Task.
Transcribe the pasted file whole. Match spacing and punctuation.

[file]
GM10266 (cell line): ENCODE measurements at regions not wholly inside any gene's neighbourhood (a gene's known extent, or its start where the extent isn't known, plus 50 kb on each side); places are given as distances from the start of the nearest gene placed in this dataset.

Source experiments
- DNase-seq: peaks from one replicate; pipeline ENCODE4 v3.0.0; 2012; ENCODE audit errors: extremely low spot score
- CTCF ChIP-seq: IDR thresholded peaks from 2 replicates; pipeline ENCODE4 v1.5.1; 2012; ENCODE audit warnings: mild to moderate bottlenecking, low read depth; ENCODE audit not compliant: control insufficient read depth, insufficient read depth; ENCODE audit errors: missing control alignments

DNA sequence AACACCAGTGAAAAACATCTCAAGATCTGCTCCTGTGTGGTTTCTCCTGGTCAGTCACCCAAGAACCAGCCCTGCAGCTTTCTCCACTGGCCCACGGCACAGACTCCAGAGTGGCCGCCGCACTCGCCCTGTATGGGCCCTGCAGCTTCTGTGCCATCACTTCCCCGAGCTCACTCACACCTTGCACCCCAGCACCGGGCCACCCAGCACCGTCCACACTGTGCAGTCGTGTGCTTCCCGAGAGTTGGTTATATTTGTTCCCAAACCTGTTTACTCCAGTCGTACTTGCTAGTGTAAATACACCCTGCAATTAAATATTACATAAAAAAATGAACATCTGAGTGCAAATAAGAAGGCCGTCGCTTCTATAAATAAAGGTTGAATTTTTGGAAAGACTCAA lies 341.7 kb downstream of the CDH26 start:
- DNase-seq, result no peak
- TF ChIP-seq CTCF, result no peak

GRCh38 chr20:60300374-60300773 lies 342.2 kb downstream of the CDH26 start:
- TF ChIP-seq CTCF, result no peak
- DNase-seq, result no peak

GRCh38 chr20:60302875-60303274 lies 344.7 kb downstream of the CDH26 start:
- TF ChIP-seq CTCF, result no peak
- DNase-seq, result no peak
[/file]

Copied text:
GM10266 (cell line): ENCODE measurements at regions not wholly inside any gene's neighbourhood (a gene's known extent, or its start where the extent isn't known, plus 50 kb on each side); places are given as distances from the start of the nearest gene placed in this dataset.

Source experiments
- DNase-seq: peaks from one replicate; pipeline ENCODE4 v3.0.0; 2012; ENCODE audit errors: extremely low spot score
- CTCF ChIP-seq: IDR thresholded peaks from 2 replicates; pipeline ENCODE4 v1.5.1; 2012; ENCODE audit warnings: mild to moderate bottlenecking, low read depth; ENCODE audit not compliant: control insufficient read depth, insufficient read depth; ENCODE audit errors: missing control alignments

DNA sequence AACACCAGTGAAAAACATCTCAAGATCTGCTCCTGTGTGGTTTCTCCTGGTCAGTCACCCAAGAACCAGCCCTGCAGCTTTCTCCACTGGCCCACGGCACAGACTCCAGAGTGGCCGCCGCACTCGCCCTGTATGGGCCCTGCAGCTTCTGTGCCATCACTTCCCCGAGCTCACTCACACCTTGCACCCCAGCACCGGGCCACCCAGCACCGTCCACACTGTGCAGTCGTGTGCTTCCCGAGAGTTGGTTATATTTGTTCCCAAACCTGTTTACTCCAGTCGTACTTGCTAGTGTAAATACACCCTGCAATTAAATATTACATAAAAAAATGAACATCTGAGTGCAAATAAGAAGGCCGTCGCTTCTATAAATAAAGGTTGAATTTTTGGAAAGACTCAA lies 341.7 kb downstream of the CDH26 start:
- DNase-seq, result no peak
- TF ChIP-seq CTCF, result no peak

GRCh38 chr20:60300374-60300773 lies 342.2 kb downstream of the CDH26 start:
- TF ChIP-seq CTCF, result no peak
- DNase-seq, result no peak

GRCh38 chr20:60302875-60303274 lies 344.7 kb downstream of the CDH26 start:
- TF ChIP-seq CTCF, result no peak
- DNase-seq, result no peak